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Motivation Notes

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Pip Reeve

8/5/10 TT 10 W3 Is there a link between work design, motivation, job performance and job satisfaction?

I think that there is a link between work design, motivation, job performance and job satisfaction, however, this link may not be as simple and clear cut as originally thought. Much of the literature adopts the motivational approach which 'recommends job enlargement and enrichment to enhance the motivational nature of jobs,' 1 meaning that job redesign should lead to enhanced job satisfaction, motivation and job performance. I will begin by discussing whether or not work redesign has an effect on job performance, job satisfaction or motivation. Work redesign can mean a variety of things, for example, job rotation where 'operators moving at regular intervals to perform different tasks, either on an obligatory or a voluntary basis.'2 In theory this should lead to an increase in flexibility and a decrease in boredom which should increase job performance, job satisfaction and motivation. Parker and Wall suggest that there is a 'now-accepted view that repetitive work is dissatisfying and, if taken to extremes, is not necessarily more productive.' 3 And Torrington and Hall claim that 'workers in jobs with more variety were generally more satisfied with their jobs, and performed better in some respects than those with less variety.'4 So, it seems that a decrease in the repetitiveness of a task through work redesign almost always increases job satisfaction and, at the extreme, can increase job performance. This is contrary to the thoughts of Ford and Taylor who suggested that specialisation and extreme repetitiveness will increase job performance. The 'most common assumption is that work redesign promotes better performance via a motivational mechanism.' 5 So, if employees enjoy their job more as it is more interesting, they are likely to have a higher level of job satisfaction which will motivate them to perform better. Other forms of work redesign include job enlargement and job enrichment. Kerr discusses the case of US nurses, who have a job dissatisfaction which is four times higher than the average US worker. However, if their jobs are redesigned so that there are fewer patients for each nurse, 'favourable patient-to-nurse ratios are associated with lower burnout and higher job satisfaction.'6 In the job characteristics model there are five job characteristics including skill variety and task identity which are said to lead to critical psychological states which can lead to high motivation, satisfaction and work effectiveness. In this model, 'job satisfaction and job performance are posited to be joint outcomes of job design in the job characteristics model, yet this does not account for findings that these outcomes are typically not empirically associated.'7 However, there are perhaps 'stronger and more consistent relationships between job redesign and job satisfaction than there are between job redesign and productivity.'8 Furthermore, the 'relationship may work the other way round and that increased job performance may lead to increased job satisfaction.' 9 As 'conventional wisdom of job redesign stresses the social or self actualising needs and expectations of individuals,'10 some individuals may be motivated by performing well in 1 2 3 4 5 6 7 8 9 10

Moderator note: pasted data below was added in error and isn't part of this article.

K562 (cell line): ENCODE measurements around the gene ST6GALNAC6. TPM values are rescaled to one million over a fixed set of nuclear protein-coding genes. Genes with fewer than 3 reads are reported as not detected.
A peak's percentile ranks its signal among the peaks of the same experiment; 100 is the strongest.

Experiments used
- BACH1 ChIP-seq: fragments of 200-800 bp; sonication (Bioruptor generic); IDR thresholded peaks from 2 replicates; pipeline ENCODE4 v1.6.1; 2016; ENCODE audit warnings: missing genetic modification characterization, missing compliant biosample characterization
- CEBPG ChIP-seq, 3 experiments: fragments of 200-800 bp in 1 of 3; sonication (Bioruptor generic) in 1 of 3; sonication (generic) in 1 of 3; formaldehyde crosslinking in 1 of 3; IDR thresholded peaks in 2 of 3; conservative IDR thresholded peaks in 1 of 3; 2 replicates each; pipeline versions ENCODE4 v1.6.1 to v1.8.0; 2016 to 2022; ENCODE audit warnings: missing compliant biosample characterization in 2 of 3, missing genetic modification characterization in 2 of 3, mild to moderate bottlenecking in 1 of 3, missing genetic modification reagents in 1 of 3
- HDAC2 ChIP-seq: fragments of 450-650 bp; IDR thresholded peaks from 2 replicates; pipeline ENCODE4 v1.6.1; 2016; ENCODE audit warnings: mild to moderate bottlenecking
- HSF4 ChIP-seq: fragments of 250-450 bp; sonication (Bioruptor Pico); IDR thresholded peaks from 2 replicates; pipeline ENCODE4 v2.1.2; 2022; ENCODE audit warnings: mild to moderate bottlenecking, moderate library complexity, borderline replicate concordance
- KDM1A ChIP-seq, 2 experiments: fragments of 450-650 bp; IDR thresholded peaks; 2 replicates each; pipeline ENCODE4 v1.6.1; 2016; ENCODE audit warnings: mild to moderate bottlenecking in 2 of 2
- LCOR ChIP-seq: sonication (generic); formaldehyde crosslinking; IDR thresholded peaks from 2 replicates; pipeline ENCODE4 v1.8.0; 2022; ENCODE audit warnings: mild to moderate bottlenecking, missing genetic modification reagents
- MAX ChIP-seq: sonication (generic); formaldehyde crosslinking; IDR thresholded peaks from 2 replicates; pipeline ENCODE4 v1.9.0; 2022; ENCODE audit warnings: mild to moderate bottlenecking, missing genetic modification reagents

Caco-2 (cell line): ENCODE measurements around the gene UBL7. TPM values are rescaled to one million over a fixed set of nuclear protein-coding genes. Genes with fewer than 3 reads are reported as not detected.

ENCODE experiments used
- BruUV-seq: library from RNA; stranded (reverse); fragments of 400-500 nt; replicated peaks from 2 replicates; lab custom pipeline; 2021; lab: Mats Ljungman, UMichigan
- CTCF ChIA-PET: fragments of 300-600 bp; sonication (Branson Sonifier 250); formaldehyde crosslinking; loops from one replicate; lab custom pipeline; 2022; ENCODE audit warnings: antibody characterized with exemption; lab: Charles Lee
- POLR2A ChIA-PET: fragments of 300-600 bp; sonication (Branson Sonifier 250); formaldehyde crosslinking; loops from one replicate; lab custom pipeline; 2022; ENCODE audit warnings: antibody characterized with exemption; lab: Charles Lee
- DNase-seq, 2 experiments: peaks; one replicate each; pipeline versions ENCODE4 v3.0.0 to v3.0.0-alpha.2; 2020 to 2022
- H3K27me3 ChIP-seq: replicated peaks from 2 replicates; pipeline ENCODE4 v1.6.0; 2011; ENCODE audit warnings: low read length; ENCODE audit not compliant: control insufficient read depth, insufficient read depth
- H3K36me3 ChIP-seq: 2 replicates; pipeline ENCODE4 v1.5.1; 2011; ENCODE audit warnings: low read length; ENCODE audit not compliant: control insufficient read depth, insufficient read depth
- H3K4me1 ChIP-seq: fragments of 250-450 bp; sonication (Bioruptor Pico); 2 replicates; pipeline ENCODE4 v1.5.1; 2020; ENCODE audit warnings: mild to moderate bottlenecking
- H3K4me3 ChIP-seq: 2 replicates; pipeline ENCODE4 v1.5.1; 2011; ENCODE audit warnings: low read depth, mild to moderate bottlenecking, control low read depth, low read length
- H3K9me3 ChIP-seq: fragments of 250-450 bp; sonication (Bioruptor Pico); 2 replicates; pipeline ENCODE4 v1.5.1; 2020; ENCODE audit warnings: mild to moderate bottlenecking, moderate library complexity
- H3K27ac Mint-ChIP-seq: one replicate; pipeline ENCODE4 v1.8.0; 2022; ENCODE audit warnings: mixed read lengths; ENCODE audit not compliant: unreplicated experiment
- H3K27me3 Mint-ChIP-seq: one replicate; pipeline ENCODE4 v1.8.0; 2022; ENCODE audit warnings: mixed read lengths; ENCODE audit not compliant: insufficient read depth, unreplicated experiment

Cummings & Blumbergs 1987 'Job and Work Design' Parker & Wall 'Job and Work Design' Parker & Wall 'Personnel management' by Torrington & Hall 1991 'Job and Work Design' Parker & Wall 'On the folly of rewarding A, while hoping for B' by Kerr 1995 'Job and Work Design' Parker & Wall 'Job and Work Design' Parker & Wall 'Personnel management' by Torrington & Hall 1991 'Job redesign' Knights, Willmott, Collinson

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